A couple of days ago, I wrote an article about a series of grades evaluating the rookie draft classes of each NFL team following their first seasons, and I talked about the arbitrary nature of the process, in particular the signing of a letter grade for players who have yet to really have a meaningful NFL experience, as is the case of the majority of players in their first seasons.
In the subsequent comments, a few people asked about evaluating past draft classes, which is idea that I had already previously considered. While I will not go so far as to provide letter grades for each player, I will cover each of the Pittsburgh Steelers’ draft picks from the 2007 class.
First Round (15): ILB Lawrence Timmons: The Steelers hit it pretty good right off the bat with Lawrence Timmons in the first round. Since his third season, before which he was playing backup to two veterans, he has been a workhorse and an ironman, and is still under 30, though not for long. His play has declined some, but he is still an impact player, and he was battling turf toe early in the season.
Second Round (46): OLB LaMarr Woodley: Not quite a homerun given how things ended, but in his prime, which did not last as long as it should have, LaMarr Woodley was a Pro Bowl player and a part of an elite pass-rushing tandem that helped fuel two Super Bowl runs. That can’t be overlooked in the fact of his massive contract and the eventual soft-tissue injuries that derailed his career.
Third Round (77): TE Matt Spaeth: Matt Spaeth may not be the sexiest third-round pick, but he’s still here nine years later and still contributing in his role at a high level. It took a bit of a detour in Chicago for the team to better appreciate him, but they’re glad he’s been back the past three years.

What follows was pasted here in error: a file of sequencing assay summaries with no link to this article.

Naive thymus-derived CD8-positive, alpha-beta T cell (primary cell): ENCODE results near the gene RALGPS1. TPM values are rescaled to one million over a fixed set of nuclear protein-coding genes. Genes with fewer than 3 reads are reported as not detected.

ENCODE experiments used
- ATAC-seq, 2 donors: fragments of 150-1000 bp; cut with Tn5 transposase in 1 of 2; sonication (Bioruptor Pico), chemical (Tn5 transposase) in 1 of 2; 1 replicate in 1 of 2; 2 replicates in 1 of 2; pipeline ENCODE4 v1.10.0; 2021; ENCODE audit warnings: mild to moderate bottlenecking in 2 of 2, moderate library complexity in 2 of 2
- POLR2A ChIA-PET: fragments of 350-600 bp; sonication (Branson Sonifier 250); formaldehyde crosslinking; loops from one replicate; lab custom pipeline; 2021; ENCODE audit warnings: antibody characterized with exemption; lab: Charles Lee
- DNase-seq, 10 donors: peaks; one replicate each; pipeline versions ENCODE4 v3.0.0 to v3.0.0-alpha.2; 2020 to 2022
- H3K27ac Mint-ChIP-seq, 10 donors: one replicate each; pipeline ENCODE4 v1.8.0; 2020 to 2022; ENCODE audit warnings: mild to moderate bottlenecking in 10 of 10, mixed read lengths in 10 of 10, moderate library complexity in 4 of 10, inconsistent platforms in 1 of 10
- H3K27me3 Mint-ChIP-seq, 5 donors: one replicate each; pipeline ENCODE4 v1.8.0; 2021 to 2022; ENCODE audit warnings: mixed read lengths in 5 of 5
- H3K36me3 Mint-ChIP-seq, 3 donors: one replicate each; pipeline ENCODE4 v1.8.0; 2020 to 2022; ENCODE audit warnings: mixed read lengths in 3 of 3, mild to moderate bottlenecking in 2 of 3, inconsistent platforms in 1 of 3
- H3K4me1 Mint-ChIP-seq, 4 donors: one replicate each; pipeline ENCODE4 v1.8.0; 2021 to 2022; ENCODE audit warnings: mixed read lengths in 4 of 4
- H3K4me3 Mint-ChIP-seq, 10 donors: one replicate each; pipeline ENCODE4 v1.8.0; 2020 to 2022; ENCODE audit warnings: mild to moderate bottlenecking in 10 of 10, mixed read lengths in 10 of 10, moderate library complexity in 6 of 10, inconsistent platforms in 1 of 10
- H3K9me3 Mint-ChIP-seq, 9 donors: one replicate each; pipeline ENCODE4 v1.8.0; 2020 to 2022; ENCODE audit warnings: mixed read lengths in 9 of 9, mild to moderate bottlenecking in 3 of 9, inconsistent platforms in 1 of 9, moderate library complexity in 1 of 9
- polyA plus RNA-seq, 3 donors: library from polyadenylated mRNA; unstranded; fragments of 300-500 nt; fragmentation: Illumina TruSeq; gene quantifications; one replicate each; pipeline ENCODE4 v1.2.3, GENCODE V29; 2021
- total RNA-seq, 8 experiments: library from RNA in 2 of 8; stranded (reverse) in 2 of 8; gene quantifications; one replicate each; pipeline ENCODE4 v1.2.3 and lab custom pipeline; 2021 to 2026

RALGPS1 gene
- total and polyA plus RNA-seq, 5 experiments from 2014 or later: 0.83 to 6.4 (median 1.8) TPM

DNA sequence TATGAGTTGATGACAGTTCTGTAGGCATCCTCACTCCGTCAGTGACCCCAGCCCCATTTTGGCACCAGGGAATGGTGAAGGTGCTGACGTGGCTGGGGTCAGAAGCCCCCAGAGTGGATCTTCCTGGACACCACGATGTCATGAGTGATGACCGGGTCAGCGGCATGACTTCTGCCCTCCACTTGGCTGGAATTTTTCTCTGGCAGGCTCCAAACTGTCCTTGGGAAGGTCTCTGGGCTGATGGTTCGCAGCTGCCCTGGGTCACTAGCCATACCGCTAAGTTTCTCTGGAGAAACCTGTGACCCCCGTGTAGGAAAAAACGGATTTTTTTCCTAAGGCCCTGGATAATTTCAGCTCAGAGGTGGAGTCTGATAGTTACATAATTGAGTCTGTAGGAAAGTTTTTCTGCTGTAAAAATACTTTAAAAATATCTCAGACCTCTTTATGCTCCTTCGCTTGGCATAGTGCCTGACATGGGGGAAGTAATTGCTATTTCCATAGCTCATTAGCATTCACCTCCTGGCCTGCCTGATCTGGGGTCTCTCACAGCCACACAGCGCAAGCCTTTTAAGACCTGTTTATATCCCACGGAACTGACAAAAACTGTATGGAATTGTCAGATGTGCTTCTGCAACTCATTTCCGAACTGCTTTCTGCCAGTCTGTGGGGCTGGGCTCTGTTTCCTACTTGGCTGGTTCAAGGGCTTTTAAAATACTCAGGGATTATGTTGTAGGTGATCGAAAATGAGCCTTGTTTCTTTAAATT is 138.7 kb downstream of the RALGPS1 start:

Fourth Round (112): P Daniel Sepulveda: Many will bat an eye over drafting a punter in the fourth round—many did and still do—but I didn’t have a problem with the Steelers drafting Daniel Sepulveda. Had his career not been sidelined by injuries, he may still be here punting, and may have a Pro Bowl or two to his name.
Fourth Round (132): DE Ryan McBean: Ryan McBean didn’t really catch on in Pittsburgh—they had both starters and depth already along the defensive line when they drafted him—but he did end up playing three seasons with the Broncos a bit later in his career. He was even a starter in 2009 and started 21 total games.
Fifth Round (156): G Cameron Stephenson: I won’t lie, I barely remember Cameron Stephonson, and he went to the same school I did, with our time in college overlapping a bit. Research tells me he did not make the roster, then kicked around several practice squads, then different leagues, last seen with the LA KISS in 2014.
Fifth Round (170): CB William Gay: I think it’s fair to say that, factoring in value, William Gay was the Steelers’ best selection in this draft. As a fifth-round pick, he has gone on to start 92 games, including 70 since 2011. He is also a very intelligent player and an ironman, having never missed a game in his career. Now 31, he is the Steelers’ top cornerback and a must-re-sign.
Seventh Round (227): WR Dallas Baker: Dallas Baker caught one pass for six yards in 2008. He was consistently surrounded with an excess of better talent around him, so it’s no surprise he didn’t stick around long. At 6’3”, however, he was an intriguing flier.